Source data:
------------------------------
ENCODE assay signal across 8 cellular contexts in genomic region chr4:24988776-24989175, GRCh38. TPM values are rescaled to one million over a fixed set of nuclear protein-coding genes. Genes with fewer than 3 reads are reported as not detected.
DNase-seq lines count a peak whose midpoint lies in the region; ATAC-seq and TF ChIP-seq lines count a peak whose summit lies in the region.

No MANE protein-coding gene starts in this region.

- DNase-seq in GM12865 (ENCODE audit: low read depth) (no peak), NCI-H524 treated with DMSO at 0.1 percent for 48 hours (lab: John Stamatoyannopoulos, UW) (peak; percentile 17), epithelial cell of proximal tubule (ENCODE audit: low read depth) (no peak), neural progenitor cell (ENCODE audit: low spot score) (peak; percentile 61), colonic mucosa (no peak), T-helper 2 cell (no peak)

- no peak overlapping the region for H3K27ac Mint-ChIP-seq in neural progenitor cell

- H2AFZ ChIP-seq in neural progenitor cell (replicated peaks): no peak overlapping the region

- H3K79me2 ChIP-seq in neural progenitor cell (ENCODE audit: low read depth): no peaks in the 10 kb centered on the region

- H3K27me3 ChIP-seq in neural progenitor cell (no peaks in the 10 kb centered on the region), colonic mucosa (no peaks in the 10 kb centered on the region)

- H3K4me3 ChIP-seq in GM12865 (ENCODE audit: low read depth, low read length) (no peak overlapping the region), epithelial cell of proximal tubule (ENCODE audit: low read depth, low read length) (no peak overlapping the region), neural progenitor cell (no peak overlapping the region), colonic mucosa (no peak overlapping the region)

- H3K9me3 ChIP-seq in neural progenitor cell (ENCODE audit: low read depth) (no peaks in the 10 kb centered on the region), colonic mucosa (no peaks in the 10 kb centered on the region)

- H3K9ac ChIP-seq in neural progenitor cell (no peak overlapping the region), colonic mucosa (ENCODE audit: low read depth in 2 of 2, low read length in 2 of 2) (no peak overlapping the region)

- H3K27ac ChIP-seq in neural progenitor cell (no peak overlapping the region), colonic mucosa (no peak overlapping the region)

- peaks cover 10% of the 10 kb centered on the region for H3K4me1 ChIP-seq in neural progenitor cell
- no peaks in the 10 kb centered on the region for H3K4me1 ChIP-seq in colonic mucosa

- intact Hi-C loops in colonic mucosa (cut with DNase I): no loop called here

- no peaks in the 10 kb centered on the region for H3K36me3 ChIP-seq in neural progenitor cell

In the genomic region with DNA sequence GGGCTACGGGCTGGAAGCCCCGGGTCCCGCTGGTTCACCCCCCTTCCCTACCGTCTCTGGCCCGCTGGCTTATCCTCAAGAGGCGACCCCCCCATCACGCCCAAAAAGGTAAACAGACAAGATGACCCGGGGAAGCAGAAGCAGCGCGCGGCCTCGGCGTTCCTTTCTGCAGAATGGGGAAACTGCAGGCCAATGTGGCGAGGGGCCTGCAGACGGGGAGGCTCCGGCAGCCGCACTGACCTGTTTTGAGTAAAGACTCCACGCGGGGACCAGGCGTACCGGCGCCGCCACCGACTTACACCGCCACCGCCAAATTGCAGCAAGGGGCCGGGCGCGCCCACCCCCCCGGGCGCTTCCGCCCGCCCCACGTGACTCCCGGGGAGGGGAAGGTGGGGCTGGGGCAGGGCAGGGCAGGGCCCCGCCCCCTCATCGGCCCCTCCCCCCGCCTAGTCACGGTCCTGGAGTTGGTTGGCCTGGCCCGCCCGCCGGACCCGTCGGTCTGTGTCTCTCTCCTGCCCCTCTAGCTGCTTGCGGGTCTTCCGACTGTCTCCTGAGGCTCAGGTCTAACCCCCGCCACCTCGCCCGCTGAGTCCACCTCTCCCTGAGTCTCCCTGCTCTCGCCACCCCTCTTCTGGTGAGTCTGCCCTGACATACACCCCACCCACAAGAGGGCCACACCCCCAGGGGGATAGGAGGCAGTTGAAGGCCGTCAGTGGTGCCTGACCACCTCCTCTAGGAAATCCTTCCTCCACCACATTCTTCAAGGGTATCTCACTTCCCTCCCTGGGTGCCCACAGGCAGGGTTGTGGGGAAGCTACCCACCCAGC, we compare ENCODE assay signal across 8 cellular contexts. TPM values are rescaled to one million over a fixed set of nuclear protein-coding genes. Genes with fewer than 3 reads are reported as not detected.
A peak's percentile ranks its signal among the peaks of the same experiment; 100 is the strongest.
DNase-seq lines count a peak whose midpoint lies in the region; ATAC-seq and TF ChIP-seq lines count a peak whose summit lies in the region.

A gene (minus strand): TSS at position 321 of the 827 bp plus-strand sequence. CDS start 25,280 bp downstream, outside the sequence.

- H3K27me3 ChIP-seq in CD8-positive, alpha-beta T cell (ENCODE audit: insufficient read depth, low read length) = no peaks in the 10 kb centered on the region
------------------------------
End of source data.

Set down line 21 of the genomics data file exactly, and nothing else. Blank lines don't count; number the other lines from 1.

- H3K27me3 ChIP-seq in CD8-positive, alpha-beta T cell (ENCODE audit: insufficient read depth, low read length) = no peaks in the 10 kb centered on the region